In another setback for The Great White Way, all Broadway productions will remain shut down until at least June 2021. Realistically, that could mean that most shows won't actually begin until fall 2021, and that's only if another delay doesn't happen.
The Broadway League, the trade group representing theater owners and producers, made the announcement on Friday. They say that anyone with tickets for dates through May 30th, 2021 should "contact their point of purchase for details about exchanges and refunds."
"With nearly 97,000 workers who rely on Broadway for their livelihood and an annual economic impact of $14.8 billion to the city, our membership is committed to re-opening as soon as conditions permit us to do so," said Broadway League President Charlotte St. Martin. "We are working tirelessly with multiple partners on sustaining the industry once we raise our curtains again."
The lights went dark on Broadway back on March 12th in the early days of the pandemic, after ushers at multiple theaters tested positive for COVID-19. Initially, it was announced productions would shut down until at least April 13th; then they pushed it back to June 7th; then they said the earliest would be September. In late June, The Broadway League acknowledged that there would be no performances through the rest of the year.
In their announcement, the Broadway League suggested that there might be a staggered reopening of shows. But in an interview with the NY Times, St. Martin said it would likely take until the fall for most shows to return. While they won't wait for everyone to be vaccinated before reopening, they are looking for "a medical or scientific change. We’re hoping for complete reliability of rapid testing, combined with other medical or scientific enhancements for the audience and the cast and crew. Many products are being tested which are promising, and a combination of those would bring us back. And yes, we’d love a vaccine.”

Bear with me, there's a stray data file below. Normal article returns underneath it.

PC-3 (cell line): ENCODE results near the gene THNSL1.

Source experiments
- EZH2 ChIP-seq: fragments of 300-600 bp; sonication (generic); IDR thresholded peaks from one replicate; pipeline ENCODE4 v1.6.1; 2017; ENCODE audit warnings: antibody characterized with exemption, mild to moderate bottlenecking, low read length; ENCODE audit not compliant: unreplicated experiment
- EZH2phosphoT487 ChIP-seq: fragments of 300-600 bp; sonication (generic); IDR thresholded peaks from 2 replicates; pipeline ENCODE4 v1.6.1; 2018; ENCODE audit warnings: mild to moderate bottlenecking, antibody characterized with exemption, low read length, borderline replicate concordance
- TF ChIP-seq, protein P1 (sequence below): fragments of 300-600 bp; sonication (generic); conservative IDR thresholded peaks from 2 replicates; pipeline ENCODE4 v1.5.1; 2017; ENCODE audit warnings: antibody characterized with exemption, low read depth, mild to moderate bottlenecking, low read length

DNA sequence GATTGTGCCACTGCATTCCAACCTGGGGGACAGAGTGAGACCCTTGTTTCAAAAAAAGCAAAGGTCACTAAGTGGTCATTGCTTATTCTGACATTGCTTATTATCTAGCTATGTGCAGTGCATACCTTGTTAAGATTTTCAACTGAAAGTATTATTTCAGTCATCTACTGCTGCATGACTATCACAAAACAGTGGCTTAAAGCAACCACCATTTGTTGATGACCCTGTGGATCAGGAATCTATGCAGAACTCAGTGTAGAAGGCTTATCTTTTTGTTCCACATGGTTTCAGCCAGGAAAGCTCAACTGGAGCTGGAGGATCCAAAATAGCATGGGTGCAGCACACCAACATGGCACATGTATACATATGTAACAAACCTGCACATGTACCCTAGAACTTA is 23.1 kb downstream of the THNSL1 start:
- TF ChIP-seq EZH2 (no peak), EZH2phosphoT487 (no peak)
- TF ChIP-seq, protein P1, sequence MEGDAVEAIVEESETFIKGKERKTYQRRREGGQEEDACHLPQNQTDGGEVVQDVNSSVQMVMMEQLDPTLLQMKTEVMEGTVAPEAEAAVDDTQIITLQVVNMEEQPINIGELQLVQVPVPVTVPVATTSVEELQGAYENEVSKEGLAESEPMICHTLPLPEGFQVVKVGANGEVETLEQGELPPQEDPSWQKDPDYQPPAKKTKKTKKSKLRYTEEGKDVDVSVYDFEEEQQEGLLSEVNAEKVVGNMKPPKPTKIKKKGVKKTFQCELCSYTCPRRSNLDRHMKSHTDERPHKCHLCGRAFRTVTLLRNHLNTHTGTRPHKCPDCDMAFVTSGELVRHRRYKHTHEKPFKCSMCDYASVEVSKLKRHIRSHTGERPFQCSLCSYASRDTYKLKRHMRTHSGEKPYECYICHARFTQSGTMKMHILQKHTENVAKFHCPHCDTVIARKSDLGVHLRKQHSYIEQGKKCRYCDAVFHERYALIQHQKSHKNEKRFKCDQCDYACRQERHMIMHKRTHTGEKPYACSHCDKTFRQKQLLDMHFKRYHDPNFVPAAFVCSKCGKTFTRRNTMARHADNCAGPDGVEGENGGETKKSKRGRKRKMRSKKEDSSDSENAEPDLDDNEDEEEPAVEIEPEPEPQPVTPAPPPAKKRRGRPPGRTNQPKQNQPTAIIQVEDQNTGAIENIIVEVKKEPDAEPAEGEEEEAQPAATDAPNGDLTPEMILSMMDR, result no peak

Another major issue for Broadway setting a new start date is their core audience members: tourists. And currently, there is no clear time when NYC's tourism industry may roar back to life.
There were 31 shows in production, including eight new shows in previews when Broadway shut down in March. Some of those, including the Disney musical Frozen, a new Martin McDonagh play called Hangmen, and a revival of Edward Albee’s Who’s Afraid of Virginia Woolf, have announced that they will not reopen. Others announced tentative new start dates in the spring of 2021—including Tracy Letts' The Minutes (March 15th), a revival of David Mamet's American Buffalo (April 14th), and The Music Man starring Hugh Jackman and Sutton Foster (May 20th)—which now will have to be changed again.
Broadway has gone dark before, but never for this long a period of time. After September 11th, theaters were shut for 48 hours before reopening. In 2007, there was an 18-day stagehands strike against the Shubert, Jujamcyn, and Nederlander Theaters, and in 2003 there was a four-day Broadway musicians strike that impacted many musicals.
Early in March, the industry was initially reluctant to shutter both because of a desire to keep people employed with their productions, and also because if a Broadway production cancels voluntarily, it will not receive insurance coverage for loss of income. Once there was a government mandate to close, losses incurred after two closed shows were covered.
It has been forecasted that the economic impact of Broadway shutting down could see the industry possibly losing "well over $100 million due to the drop in tourism spending being felt in the accommodation, hospitality, and food industries, in addition to many others."
Despite the success of Lin-Manuel Miranda's Hamilton on Disney+ this summer, there are only so many other productions you can stream online (BroadwayHD is your best bet, but there are a few others across the country), which has to do with cost, rights issues, and a fear by many producers that recording shows that aren't already huge hits could hurt ticket sales.
So besides the occasional PSA, award show cameo, or the rare off-off Broadway play, there are almost no livestreams of Broadway productions right now. However, there have been a few attempts at in-person events: "Broadway At The Drive-In" has begun showing movies along with live performances from Broadway stars, including Phantom Of The Opera and Purple Rain, in Astoria. In August and September, a rehearsal studio located in Times Square, hosted a Broadway Concert Series with social distancing (because they don't serve food or alcohol, they didn't fall under the SLA guidelines which prohibit live ticketed entertainment).
And if you happened to live on the UWS over the summer, you probably heard Brian Stokes Mitchell singing out his apartment window a time or two.